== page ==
The Australian Senate’s inquiry into “school refusal” sheds light on a crisis within the public education system. While the exact scale remains unknown due to a lack of standardised data, estimates suggest that at least 50,000 children are detached from education at any given time. Other statistics indicate that up to 1.2 million students, a quarter of the total enrolled, face well-being, medical, or disability crises affecting their attendance and educational outcomes.
Factors contributing to school avoidance include bullying, safety concerns, disabilities, mental health issues, and academic pressures. The rigid curriculum and high-stakes testing add to student stress.
Chronic underfunding of government schools has led to increased private school enrolments and concentrated disadvantages in the public system. Only a fraction of children with mental illness receives professional help at school, while the student-to-counselor ratio remains high. The pandemic has exacerbated these issues, with cases of severe mental health deterioration among students.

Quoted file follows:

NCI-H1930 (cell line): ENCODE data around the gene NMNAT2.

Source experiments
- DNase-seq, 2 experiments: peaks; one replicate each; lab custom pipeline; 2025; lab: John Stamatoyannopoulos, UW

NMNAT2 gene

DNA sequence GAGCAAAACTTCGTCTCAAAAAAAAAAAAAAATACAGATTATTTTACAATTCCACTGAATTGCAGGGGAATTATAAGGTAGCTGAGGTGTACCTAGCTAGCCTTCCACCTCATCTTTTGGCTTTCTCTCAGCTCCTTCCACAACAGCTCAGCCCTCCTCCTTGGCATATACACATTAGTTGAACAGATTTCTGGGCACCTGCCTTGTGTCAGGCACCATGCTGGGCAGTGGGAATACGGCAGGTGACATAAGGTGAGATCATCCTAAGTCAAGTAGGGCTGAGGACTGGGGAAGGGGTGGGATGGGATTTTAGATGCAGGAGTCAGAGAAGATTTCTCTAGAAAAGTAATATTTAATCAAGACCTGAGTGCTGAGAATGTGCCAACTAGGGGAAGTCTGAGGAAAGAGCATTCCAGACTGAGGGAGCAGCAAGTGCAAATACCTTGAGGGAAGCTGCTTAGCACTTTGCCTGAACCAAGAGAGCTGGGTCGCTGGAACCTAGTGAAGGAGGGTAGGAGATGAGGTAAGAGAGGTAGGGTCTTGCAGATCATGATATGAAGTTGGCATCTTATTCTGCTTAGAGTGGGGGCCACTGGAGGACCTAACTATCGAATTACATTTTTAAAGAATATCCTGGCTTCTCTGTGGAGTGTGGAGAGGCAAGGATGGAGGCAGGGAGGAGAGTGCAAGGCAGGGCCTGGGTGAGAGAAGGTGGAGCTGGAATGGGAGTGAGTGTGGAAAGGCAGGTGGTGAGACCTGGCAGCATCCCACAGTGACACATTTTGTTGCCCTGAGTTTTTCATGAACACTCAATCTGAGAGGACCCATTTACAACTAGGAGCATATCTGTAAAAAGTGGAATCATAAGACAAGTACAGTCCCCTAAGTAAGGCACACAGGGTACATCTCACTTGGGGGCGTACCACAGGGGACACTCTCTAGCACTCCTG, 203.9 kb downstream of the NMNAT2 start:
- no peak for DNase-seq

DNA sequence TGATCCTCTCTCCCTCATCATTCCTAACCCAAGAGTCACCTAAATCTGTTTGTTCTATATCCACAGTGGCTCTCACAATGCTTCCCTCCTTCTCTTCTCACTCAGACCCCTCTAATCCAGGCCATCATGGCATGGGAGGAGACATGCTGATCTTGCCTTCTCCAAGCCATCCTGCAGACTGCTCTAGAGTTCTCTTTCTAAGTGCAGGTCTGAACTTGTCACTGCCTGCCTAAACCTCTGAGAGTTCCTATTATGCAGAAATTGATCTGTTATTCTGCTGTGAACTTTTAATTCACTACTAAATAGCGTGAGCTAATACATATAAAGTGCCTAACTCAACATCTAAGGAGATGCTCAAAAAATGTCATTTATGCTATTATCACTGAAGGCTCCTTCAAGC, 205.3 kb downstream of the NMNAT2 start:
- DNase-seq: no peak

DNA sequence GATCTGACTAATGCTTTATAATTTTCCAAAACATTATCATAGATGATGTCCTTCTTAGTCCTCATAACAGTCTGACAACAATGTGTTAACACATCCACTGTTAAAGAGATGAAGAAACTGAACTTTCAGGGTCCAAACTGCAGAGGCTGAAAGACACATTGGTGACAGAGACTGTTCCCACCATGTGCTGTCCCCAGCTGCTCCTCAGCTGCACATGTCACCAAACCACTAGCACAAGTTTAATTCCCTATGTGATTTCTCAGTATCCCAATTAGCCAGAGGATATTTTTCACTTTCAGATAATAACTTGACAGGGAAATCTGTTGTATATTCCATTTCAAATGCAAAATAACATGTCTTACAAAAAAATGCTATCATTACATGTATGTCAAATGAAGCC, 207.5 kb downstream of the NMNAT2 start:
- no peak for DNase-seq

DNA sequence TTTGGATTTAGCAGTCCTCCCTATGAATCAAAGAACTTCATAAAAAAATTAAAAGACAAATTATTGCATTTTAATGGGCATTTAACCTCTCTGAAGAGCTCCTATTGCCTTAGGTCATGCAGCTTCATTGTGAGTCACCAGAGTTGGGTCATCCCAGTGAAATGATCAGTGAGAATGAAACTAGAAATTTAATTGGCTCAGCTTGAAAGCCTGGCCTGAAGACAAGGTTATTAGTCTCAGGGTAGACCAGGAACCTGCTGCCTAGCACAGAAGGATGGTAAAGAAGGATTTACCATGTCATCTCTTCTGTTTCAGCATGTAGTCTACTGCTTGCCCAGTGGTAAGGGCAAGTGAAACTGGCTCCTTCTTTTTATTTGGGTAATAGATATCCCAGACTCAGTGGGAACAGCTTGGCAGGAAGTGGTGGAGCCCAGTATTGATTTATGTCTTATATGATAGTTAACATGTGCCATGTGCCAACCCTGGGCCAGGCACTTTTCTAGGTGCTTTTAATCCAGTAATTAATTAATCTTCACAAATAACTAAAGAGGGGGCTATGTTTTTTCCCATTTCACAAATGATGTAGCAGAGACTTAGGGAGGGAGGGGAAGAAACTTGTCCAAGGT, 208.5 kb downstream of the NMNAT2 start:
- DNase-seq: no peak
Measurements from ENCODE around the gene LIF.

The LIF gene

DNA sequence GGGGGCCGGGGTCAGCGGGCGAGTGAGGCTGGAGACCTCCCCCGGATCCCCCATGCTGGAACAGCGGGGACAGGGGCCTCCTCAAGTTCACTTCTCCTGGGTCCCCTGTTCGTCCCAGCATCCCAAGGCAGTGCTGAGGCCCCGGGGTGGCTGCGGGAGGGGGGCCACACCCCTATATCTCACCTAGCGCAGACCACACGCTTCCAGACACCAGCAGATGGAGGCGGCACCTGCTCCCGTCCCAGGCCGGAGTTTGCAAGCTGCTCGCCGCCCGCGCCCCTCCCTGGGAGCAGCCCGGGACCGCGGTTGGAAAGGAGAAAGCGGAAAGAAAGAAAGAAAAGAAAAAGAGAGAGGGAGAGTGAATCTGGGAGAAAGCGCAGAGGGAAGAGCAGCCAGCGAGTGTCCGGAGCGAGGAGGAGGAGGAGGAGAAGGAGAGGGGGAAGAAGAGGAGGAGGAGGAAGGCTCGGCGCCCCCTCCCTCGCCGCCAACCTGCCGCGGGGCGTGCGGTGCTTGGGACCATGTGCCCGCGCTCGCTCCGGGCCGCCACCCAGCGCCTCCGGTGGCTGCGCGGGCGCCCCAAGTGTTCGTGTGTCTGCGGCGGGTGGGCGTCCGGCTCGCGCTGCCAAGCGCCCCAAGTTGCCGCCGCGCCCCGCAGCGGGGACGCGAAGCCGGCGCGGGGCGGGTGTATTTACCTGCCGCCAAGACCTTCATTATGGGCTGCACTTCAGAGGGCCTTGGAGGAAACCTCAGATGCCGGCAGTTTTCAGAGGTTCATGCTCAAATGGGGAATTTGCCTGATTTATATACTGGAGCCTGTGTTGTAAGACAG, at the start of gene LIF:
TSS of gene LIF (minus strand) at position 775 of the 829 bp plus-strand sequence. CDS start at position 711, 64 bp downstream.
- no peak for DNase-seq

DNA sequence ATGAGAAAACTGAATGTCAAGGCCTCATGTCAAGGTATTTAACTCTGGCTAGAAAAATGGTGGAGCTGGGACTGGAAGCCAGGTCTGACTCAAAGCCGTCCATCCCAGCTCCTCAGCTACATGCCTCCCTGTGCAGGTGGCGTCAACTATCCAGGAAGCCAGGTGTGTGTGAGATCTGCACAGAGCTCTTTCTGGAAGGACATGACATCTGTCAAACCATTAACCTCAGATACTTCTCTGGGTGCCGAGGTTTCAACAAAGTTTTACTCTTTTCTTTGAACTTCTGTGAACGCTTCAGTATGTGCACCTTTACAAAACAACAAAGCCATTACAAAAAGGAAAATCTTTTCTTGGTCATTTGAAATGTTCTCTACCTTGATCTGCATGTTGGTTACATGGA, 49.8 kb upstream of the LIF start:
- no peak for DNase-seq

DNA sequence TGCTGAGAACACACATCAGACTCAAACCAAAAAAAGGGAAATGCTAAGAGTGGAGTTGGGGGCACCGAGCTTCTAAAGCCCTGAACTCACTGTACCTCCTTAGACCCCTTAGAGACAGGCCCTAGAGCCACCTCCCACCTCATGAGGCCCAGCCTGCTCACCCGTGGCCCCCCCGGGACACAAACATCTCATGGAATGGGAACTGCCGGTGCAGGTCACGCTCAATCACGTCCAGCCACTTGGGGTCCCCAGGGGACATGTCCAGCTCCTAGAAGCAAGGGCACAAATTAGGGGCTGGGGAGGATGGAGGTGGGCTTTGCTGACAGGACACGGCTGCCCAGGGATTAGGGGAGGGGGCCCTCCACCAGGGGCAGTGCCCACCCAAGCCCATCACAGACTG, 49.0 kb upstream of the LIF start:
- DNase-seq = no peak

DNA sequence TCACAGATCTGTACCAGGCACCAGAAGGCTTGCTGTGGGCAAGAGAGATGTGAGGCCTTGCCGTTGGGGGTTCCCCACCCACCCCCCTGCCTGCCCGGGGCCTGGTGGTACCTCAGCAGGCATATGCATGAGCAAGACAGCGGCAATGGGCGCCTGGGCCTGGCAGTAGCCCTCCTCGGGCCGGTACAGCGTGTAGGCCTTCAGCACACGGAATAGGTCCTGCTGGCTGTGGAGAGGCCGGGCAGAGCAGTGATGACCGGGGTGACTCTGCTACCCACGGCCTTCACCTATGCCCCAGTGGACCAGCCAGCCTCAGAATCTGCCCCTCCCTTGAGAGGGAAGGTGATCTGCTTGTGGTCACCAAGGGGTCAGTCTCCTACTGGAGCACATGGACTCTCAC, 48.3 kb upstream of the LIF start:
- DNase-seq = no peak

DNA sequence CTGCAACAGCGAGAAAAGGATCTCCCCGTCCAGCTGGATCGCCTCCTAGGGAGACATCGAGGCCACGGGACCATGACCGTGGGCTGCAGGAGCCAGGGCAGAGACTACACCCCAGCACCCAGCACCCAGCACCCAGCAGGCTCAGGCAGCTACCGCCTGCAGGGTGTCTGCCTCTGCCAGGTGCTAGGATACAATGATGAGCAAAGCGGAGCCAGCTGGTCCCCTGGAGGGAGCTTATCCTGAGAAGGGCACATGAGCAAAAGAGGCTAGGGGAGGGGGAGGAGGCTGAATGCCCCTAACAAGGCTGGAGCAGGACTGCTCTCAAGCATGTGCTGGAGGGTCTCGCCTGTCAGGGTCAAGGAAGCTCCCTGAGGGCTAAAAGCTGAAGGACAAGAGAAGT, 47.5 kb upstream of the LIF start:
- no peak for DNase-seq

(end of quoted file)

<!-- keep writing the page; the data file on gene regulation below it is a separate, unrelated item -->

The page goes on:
The ruling elite’s response is inadequate, with a focus on keeping schools open during the pandemic to maintain economic productivity. The crisis in public education and the consequences of social inequality go unaddressed. As the Senate report on school refusal approaches, it is unlikely to tackle the systemic issues that fuel this crisis, perpetuating the problems in the public education system.
The well-being of young people deserves more than political lip service. It requires comprehensive solutions, proper funding, and genuine care for their mental health and educational needs.
Our MissingSchool co-founder, Megan Gilmour, shares testimony in the Australian Senate’s inquiry. This highlights the importance of addressing the educational issues faced by students and the need for better support within the public education system. Her continued work is instrumental in raising awareness and advocating for solutions to this critical issue. Donate to MissingSchool here.
Read the full article here.